There’s a wide variety of perfectly acceptable reasons to be intimidated by a workout class. Maybe it’s been a while since your last sweat sesh. Or your friend told you it was the hardest thing they’ve ever done. Perhaps you laid eyes on a particularly intimidating video on Instagram and now fear for your well-being. Regardless of the reason, we’re here to help.
In this series, we give you all the need-to-know info about the most popular (and daunting) workouts around town.
Rise Nation, the boutique studio just off Knox Street, isn’t just new to Dallas. In 2015, trainer Jason Walsh chose Los Angeles’ West Hollywood neighborhood for the first Rise Nation studio, frequented by many of Walsh’s celebrity clients, including Jennifer Aniston and Mandy Moore. Dallas is only the third location (the second is, somewhat inexplicably, in Cleveland) for Walsh’s concept, the first to create a fitness empire around the funky, vertical fitness machine called the VersaClimber.
So while the Lebron James Rise Nation video is enough to intimidate, the most daunting part about the studio is the virtual unknown of what a VersaClimber class actually entails. (The closest match is a spin class, but it’s still a bit hard to describe.) We stopped by the brand-new studio (which has excellent parking, by the way) to chat with Tyler White, Rise Nation’s lead instructor, to demystify the towering piece of equipment and help you get the most of the 30-minute workout.
First Things First: Take Level 1
Seriously, don’t skip out on the beginner’s class. “Most people step into a spin class and they’ve probably been on some sort of bike in the last ten years, but most people haven’t been on a VersaClimber ever, or even crawled — which is essentially what you’re doing — since they were a toddler,” says White. “It’s a disservice to the client to come in for Level 2 where there’s no instruction or help with setting up. They really need to get comfortable with Level 1 first.”
Plus, Level 1 may be the “beginner” class, but it’s still a crazy good workout. “A Level 1 class is really the same thing as a Level 2 class, we’ve just slowed down the tempo,” says White.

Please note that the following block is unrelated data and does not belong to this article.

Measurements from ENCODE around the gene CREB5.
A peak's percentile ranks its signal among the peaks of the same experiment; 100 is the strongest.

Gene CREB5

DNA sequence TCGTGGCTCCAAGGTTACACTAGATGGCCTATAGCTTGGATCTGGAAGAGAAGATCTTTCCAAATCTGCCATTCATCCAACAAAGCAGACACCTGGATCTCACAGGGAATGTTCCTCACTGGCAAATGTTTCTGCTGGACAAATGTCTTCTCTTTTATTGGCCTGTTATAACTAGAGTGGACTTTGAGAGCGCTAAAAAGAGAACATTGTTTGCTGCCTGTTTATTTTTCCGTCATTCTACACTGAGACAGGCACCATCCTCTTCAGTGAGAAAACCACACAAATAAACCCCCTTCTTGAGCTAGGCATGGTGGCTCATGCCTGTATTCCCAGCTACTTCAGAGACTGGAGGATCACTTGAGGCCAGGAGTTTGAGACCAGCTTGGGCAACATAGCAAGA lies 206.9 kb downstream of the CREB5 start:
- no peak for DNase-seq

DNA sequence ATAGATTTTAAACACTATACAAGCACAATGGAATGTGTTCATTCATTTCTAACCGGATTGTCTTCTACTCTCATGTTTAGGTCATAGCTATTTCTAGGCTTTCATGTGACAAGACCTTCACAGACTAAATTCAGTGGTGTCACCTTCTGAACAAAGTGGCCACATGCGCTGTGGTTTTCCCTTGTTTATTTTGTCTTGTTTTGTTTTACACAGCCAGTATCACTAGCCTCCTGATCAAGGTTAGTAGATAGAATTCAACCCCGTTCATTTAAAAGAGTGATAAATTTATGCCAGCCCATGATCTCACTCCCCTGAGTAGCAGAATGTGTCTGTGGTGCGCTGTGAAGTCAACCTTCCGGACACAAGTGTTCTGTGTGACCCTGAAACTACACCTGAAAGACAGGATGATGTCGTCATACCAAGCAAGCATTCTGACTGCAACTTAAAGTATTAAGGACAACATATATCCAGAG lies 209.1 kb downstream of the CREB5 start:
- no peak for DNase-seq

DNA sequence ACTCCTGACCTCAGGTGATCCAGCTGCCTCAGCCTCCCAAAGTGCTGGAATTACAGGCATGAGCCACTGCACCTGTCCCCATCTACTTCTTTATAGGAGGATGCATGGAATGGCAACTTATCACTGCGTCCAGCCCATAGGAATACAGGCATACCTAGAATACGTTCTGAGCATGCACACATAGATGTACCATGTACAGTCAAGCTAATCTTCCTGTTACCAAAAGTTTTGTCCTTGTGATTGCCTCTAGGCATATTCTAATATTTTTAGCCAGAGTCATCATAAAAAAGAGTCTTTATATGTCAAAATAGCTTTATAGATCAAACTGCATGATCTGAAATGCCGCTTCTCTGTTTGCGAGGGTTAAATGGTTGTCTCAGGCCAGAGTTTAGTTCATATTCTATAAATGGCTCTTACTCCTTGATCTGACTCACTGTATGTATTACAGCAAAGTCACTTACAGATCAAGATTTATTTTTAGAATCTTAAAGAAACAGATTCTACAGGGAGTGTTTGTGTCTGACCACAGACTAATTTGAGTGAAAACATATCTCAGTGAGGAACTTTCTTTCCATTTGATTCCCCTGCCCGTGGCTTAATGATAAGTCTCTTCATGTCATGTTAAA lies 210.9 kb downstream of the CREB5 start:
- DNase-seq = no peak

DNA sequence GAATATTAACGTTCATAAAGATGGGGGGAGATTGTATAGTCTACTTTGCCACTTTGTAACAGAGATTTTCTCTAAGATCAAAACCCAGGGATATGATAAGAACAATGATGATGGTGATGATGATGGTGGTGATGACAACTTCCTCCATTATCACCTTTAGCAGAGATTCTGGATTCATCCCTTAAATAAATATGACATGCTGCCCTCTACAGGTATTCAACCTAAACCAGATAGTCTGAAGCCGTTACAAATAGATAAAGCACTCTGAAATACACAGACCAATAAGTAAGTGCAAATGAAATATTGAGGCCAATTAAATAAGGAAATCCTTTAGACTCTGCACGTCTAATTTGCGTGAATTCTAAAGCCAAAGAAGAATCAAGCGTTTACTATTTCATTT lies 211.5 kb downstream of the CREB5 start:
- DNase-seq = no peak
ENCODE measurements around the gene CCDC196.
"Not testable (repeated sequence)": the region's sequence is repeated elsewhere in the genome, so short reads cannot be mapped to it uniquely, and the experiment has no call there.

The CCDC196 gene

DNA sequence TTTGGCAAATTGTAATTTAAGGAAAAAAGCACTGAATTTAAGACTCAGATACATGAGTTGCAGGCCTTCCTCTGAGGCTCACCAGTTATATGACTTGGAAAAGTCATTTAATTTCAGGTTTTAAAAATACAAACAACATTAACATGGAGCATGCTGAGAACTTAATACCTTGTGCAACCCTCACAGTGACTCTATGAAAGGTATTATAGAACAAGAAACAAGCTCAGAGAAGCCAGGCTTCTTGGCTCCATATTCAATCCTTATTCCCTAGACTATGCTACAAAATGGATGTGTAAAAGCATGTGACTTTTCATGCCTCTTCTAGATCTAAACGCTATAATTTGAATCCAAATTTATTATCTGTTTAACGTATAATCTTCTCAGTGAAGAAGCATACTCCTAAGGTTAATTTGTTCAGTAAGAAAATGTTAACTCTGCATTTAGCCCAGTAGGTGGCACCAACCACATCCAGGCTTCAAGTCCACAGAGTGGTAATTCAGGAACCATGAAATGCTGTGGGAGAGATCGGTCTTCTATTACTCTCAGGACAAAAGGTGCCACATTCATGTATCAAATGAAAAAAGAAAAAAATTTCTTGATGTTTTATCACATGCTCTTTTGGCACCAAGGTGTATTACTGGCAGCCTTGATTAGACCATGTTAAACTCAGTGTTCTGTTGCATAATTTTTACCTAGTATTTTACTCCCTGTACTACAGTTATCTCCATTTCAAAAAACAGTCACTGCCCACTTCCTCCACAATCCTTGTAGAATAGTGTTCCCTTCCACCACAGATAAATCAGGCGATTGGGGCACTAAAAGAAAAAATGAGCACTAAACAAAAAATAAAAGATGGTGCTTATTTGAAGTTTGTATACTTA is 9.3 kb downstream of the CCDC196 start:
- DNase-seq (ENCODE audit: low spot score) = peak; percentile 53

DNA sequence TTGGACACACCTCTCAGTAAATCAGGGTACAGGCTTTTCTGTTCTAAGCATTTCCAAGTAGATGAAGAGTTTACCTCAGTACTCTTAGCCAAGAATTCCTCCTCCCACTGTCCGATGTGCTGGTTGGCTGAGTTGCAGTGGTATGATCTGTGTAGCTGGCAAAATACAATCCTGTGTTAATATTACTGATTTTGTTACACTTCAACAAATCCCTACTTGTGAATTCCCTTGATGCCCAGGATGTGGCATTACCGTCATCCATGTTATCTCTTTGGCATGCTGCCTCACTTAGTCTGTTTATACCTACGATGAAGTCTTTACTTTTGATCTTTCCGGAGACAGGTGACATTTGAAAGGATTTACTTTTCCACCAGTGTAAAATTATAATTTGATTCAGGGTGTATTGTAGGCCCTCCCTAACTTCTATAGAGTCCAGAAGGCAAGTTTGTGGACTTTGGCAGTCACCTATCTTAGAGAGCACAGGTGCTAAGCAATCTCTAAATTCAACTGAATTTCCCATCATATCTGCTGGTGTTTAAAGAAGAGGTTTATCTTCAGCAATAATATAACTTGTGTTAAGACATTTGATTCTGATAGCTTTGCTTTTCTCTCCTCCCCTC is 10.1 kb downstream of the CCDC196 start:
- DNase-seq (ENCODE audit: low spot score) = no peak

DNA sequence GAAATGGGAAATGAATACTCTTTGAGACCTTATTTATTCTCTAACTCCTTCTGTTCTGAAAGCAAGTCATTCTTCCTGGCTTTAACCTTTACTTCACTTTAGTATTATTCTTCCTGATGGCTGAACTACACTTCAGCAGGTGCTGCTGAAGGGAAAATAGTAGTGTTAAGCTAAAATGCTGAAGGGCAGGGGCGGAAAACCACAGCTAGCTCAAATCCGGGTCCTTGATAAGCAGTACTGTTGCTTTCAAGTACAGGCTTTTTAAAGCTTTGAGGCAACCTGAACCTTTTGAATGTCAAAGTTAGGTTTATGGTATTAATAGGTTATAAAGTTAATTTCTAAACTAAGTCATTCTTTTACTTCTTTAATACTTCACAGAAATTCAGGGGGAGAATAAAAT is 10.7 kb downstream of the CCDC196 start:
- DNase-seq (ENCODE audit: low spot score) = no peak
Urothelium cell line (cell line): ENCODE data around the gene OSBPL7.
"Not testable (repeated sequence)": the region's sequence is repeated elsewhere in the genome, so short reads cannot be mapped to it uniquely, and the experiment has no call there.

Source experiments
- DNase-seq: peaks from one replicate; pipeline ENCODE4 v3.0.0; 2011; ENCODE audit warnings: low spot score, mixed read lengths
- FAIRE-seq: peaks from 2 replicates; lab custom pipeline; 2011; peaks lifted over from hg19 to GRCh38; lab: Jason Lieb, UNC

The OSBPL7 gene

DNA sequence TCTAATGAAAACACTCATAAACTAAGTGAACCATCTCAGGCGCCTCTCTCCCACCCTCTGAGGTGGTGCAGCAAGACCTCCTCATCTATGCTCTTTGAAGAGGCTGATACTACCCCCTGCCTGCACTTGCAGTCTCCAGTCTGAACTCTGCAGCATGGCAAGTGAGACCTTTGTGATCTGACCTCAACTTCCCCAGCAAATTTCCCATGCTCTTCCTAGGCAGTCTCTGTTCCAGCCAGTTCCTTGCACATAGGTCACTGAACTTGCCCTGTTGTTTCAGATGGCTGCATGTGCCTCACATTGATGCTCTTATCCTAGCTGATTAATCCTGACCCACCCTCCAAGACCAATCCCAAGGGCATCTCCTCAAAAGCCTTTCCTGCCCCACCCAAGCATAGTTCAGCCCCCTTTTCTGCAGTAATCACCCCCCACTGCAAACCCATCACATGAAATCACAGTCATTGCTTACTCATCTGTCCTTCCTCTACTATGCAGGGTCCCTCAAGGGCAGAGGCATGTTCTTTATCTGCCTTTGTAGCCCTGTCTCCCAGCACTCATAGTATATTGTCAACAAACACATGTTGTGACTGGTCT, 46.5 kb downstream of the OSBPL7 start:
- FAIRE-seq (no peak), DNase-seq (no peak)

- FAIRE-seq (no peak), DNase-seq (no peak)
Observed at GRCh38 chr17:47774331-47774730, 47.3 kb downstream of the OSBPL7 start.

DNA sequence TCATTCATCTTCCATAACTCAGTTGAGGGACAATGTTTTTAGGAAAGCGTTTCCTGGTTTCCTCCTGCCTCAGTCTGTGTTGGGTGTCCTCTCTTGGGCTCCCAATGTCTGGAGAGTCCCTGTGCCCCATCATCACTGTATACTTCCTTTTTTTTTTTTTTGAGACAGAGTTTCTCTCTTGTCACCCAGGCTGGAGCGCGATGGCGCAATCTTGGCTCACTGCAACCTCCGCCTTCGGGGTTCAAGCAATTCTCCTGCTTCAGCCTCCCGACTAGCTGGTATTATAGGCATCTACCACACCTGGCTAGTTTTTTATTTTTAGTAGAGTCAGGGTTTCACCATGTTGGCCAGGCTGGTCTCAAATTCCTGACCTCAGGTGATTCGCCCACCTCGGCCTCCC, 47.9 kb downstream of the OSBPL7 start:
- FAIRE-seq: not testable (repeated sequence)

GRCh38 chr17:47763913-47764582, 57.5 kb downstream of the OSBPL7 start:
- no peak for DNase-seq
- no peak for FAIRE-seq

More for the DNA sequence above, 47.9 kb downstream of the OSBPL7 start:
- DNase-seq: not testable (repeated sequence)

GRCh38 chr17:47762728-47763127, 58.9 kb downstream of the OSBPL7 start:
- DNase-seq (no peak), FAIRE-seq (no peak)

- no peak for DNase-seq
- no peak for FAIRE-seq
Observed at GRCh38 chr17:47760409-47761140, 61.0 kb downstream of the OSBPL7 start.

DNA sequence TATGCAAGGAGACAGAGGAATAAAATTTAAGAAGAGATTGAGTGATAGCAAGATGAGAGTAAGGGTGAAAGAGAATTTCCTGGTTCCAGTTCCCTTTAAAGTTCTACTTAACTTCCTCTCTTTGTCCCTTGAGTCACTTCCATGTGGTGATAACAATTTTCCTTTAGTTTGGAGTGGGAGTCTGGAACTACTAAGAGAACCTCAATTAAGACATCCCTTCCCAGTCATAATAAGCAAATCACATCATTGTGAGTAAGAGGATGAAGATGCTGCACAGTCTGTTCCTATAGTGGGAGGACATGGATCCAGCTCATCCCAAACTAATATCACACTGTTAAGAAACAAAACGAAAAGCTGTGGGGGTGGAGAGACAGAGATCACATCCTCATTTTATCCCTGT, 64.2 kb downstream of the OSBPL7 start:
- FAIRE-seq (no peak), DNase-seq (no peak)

Getting Set Up.
Strap yourself in.
If your first instinct is to make the Velcro around your fight as tight as possible on the pedals, you’re not alone, but you would be wrong. “You want to have nice, loose foot straps, and even loosely tied shoes so that your toes can still move around. Otherwise, your feet are going to go numb,” says White. “When you’re going on the machine, a bunch of blood is shooting to your toes. If you have any bit of tightness there, you’re going to start to lose feeling.”
Size things up.
The VersaClimber’s handlebars are adjustable for size (just press in the button on the end of the bar to release it). Ideally, the bars should be positioned just at or slightly below shoulder lever. (For reference, I’m 5’4” and I keep my handles at the lowest rung.)
While You’re Climbing.
Can you handle it?
Keep a soft grip on the handles during the class. “Most people do a death grip when they first come in and try to control the whole machine with their arms, when, in actuality, the tempo all comes from the core,” says White.
Don’t stand up straight.
Your posture during the class is key. “Just think, booty back, hinge forward,” says White. “Have a soft bend in the knees. Your hips should be pulled back — honestly, it takes people a couple of classes before they feel comfortable shooting their butt back as far as they need to. Pull your shoulders back and relax them, keep your elbows in, and hinge forward.”
It Does Get Better.
One sentiment you’ll hear over and over no matter which Rise Nation instructor you visit: It gets better.
“It usually takes about three or four classes for people to be like, ‘Okay, I did really good in that class.’ That’s why we will always have that three classes for $30 deal. It’s a steal, but we need you to come in here and try three classes,” says White. “Most people feel like they start to get it just as their first class is ending. Every time you come, you’re going to get better and better.”
When to Take on Level 2.
The answer depends on your fitness level of course, but the general rule is that when you can hold the tempo of a Level 1 class, you’re ready for Level 2. “We’re not really throwing any new choreography at you in Level 2, but the class just has a better, faster flow.”
Why Rise Nation?
“It’s a strength and conditioning workout that literally everyone can do,” says White. “It’s insane when you teach a class and you have someone who’s 70-years-old on one VersaClimber, someone who’s 300 pounds on another, and a fitness instructor who teaches 15 classes a week all on the same machine, getting a killer workout.”